In a conventional rolling element x-ray tube bearing assembly, very little power is removed down the bearing shaft by design. If too much heat is allowed to go down the shaft, the temperature of the bearing races and solid lubricated ball bearings drastically increases and can exceed an acceptable limit. Such conditions lead to premature failure. Therefore, it is necessary to limit the maximum temperature in the bearings. Conversely, it is also desirable if more power could be transferred down the bearing shaft and out of the tube insert to aid in cooling the target. This would ultimately increase the power available from x-ray tube systems and, consequently, would provide greater subject (e.g., patient) throughput by the x-ray tube systems.
Another problem with conventional rotating anode x-ray tubes is that the internal diameter (ID) of the anode target can be extremely hot during operation, thereby reducing the strength of the anode material. This reduction in strength lowers the peak rotational operating speeds of the target. As a result, the peak power at which the x-ray tube can operate is reduced. The limit of anode rotational speed is caused by the peak temperatures under the electron beam. As the target spins faster, the local instantaneous heating under the electron beam is reduced.
Thus, there is a need for an improved method of dissipating heat from the anode of the x-ray tube. Further, there is a need for an x-ray tube which provides increased performance by more effective heat dissipation. Even further, there is a need for an x-ray tube which operates with a cooler anode, providing the capability of faster anode rotation and greater x-ray tube power.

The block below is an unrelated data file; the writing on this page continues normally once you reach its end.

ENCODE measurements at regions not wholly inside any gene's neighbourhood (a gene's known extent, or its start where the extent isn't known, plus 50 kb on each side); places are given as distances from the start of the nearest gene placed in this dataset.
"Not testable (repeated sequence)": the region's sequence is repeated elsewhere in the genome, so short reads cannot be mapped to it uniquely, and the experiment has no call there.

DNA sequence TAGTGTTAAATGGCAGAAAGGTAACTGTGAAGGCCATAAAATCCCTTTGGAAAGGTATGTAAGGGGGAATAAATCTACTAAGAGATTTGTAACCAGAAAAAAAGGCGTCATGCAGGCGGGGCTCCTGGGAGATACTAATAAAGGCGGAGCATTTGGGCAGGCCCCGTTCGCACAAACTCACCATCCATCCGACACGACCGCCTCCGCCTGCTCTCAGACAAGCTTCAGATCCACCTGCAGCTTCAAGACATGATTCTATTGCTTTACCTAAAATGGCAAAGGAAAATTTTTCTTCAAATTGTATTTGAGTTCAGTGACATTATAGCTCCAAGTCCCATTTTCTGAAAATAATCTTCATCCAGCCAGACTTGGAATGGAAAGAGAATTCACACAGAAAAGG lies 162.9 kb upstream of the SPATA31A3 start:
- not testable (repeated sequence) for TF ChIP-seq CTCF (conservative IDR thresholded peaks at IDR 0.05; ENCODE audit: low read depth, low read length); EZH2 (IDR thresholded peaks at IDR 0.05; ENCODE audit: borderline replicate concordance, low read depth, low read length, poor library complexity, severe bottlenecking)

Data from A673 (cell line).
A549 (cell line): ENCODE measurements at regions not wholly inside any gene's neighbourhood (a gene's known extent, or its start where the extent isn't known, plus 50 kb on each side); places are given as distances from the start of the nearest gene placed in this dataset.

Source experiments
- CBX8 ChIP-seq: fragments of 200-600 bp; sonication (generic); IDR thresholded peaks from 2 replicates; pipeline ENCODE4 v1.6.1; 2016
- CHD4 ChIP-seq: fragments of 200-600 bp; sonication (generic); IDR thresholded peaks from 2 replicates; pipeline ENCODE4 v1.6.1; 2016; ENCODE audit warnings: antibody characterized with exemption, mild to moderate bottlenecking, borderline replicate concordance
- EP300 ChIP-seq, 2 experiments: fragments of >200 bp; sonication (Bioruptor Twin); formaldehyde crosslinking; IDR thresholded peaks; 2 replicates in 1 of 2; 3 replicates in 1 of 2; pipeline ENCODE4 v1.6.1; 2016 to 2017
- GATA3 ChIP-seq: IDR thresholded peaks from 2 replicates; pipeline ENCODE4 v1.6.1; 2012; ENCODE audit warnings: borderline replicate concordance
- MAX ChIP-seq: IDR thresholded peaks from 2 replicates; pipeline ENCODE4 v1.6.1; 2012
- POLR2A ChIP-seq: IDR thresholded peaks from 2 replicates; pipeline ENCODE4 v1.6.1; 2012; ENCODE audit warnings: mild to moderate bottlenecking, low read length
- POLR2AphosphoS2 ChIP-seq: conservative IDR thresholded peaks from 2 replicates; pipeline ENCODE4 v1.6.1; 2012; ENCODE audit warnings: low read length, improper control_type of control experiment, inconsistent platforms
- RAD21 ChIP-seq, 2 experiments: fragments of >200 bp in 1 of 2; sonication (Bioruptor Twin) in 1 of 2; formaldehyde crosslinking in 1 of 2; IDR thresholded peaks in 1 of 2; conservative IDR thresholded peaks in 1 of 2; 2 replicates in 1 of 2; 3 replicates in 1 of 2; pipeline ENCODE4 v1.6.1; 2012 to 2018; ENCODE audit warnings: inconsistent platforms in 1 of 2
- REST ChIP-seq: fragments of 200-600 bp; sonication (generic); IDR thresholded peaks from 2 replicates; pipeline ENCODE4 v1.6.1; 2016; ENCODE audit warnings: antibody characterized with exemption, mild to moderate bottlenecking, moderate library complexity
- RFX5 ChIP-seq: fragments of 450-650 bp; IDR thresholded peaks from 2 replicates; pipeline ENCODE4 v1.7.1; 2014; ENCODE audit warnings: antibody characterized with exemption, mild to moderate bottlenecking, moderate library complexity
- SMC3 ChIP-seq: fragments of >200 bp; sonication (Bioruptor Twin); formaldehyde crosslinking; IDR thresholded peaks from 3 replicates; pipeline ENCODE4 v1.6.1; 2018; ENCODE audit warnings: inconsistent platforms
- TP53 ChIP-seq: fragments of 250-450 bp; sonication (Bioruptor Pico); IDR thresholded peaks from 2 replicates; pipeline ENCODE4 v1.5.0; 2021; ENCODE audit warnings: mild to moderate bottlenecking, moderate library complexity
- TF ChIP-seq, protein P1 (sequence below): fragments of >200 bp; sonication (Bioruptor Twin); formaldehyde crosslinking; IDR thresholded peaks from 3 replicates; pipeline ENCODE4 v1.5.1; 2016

One embodiment of the invention relates to an x-ray tube for emitting x-rays which includes an anode assembly and a cathode assembly. The x-ray tube includes a vacuum vessel, an anode assembly disposed in the vacuum vessel and including a target, a cathode assembly disposed in the vacuum vessel at a distance from the anode assembly, and a heat pipe supported relative to the anode assembly. The cathode assembly is configured to emit electrons which hit the target of the anode assembly and produce x-rays. The heat pipe transfers thermal energy away from the target to the exterior of the vacuum vessel.
Another embodiment of the invention relates to an x-ray tube for emitting x-rays having improved heat dissipation. The x-ray tube includes an electron source emitting electrons, an x-ray source providing x-rays from a bombardment of electrons from the electron source onto a target, and means for locally removing heat energy from the x-ray source.
Another embodiment of the invention relates to a method for dissipating heat from an anode including an electron target in an x-ray tube during operation of the x-ray tube. The method includes bombarding the electron target with electrons, the bombardment producing heat, and transferring heat away from the target with a heat pipe.